After the SPAC is announced, the investors decide to move forward with the deal or to pull out. If they pull out, they get their original investment back plus interest, and they can keep their warrants. Some investors see it as risk-free return plus the chance to evaluate investing in a private company. Others have no intention of investing and just get the interest payment and sell the warrants. So, SPACs provide several risk/return profiles for investors to explore.

This mechanism does create risk for the company as it could lose the cash raised by the SPAC. However, this is being addressed by (i) the SPAC having the commitment of its PE sponsor to replace investors leaving, (ii) the attractive prospects of the target – which can be marketed with numbers – and (iii) fundamental investors increasingly investing in SPACs.

Targets are mostly startup firms that have been through the venture capital process. SPACs are an attractive alternative at this point to firms that don’t want to go through a traditional IPO, raise more capital, or sell. The advantages are the sponsors’ investors and guidance, especially if it’s an experienced group. Another advantage is that they can take companies public in the US that are already public in other countries or become part of a combination with another related company under the SPAC.


A solution for Mexican corporates looking to raise capital and IPO?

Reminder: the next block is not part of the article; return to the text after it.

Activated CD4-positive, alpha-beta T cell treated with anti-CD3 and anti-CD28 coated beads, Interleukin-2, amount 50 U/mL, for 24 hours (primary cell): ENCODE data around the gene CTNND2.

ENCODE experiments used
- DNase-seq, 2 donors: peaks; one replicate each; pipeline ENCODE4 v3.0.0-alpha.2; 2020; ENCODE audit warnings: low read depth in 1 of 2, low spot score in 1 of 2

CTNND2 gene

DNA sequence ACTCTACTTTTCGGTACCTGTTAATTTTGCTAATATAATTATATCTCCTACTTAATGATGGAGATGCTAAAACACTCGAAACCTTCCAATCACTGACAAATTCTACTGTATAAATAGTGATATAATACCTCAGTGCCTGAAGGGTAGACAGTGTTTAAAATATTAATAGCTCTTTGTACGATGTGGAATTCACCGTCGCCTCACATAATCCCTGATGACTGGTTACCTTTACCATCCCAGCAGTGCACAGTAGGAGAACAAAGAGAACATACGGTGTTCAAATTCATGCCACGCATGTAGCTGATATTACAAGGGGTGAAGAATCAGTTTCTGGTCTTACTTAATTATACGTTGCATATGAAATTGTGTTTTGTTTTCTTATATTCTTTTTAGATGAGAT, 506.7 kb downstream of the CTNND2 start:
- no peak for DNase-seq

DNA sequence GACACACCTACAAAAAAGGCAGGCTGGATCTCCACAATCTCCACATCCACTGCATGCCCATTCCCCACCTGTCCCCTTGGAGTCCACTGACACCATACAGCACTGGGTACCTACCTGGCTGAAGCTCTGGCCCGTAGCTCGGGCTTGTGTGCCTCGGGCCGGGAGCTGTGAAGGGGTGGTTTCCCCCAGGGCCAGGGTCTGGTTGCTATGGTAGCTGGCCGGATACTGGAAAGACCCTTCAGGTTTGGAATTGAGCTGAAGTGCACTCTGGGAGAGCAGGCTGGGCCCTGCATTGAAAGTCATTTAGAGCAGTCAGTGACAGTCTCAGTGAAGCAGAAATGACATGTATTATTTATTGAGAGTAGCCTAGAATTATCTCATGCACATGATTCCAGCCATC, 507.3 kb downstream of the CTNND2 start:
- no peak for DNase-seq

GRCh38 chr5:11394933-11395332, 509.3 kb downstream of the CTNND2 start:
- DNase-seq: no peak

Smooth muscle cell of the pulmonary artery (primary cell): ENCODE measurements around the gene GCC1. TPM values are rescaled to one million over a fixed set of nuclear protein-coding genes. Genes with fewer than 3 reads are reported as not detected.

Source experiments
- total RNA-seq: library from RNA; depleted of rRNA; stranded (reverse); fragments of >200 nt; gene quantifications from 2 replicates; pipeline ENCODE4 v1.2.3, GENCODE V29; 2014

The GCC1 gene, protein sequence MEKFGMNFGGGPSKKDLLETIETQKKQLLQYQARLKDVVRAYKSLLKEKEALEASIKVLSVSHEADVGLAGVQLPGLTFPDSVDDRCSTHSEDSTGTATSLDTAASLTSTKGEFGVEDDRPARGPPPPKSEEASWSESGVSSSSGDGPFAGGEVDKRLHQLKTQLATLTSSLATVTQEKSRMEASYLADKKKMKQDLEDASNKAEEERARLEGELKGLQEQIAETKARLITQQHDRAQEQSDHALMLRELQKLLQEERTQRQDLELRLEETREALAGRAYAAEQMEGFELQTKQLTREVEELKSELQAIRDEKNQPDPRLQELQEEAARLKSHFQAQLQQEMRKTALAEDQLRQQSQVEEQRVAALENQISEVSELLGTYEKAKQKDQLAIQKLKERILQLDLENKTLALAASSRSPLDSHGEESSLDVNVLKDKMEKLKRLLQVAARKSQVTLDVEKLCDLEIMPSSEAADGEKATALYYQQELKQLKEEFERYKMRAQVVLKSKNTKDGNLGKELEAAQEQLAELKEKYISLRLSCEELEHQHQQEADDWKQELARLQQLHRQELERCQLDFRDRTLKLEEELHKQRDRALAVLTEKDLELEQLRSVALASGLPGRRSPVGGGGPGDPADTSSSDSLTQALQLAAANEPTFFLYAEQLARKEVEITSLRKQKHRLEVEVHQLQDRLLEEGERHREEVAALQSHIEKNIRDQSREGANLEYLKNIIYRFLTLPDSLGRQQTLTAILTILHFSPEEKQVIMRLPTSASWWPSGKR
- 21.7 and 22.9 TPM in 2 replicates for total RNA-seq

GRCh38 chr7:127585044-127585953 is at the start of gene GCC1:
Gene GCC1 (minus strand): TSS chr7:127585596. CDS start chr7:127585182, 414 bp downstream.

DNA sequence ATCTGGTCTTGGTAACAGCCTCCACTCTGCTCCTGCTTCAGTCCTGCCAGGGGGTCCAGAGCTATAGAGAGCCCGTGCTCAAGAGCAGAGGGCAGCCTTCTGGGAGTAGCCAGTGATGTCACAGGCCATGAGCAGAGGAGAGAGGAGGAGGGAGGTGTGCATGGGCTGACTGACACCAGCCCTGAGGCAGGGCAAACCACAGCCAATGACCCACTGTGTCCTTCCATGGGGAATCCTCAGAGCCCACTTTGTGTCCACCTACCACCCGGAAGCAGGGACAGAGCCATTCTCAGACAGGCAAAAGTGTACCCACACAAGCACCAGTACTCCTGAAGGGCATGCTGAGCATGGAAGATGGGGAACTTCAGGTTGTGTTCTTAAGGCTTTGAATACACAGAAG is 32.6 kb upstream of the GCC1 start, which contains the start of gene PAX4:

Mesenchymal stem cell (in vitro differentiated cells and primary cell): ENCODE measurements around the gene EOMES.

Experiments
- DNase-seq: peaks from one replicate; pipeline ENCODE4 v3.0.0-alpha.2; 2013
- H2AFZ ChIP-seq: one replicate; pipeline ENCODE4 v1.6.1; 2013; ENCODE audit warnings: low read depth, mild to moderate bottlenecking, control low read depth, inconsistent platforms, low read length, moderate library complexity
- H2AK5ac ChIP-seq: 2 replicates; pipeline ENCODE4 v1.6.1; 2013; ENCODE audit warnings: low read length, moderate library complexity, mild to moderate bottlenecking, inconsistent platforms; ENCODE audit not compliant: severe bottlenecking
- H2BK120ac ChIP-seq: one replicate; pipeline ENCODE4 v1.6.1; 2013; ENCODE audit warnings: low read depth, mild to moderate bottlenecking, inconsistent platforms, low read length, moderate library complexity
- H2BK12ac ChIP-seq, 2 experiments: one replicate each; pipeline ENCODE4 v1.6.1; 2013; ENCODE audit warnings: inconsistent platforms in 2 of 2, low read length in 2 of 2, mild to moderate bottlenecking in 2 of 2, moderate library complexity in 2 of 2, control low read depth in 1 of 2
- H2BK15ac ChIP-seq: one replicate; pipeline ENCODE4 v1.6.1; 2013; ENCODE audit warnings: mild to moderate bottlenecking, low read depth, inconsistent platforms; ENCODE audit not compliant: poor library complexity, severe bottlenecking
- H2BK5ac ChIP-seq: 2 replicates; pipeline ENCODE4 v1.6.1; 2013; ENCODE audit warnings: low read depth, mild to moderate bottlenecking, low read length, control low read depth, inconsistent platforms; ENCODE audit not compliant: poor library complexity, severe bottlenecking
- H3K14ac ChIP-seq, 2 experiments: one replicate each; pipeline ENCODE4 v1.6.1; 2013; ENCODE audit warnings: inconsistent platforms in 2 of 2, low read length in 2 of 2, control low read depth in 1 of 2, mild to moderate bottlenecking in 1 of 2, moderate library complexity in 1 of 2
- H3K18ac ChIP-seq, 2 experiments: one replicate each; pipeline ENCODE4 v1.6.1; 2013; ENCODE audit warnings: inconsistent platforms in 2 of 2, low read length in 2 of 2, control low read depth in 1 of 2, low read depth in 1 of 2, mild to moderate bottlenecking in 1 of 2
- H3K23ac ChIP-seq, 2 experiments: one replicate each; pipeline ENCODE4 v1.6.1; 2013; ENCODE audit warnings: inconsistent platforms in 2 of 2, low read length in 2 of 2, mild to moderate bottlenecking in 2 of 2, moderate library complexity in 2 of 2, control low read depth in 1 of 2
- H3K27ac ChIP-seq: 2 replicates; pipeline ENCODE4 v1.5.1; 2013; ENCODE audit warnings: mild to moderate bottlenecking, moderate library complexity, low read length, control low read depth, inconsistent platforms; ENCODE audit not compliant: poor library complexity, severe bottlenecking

There have been at least seven SPACs in the LATAM region. However, a SPAC’s attributes are particularly relevant for markets like Mexico’s where execution risks are high and market windows tend to close rapidly (and remain so for a long time). As such SPACs offer an alternative worth considering for Mexican companies (see Mexico examples below) willing and ready to be listed, but not willing to go through the uncertainties of an IPO.

For Mexico-based companies to successfully IPO through a SPAC they need to have:

  • A solid plan for the use of proceeds (even partial monetization of current shareholders).
  • An appealing future trajectory (that can be marketed).
  • Aligned corporate governance
  • Sponsors (PE and executives) that are active and experienced in our region to structure and launch the SPACs. These sponsors can leverage the experience of their peers in the US and take advantage of public investors’ appetite.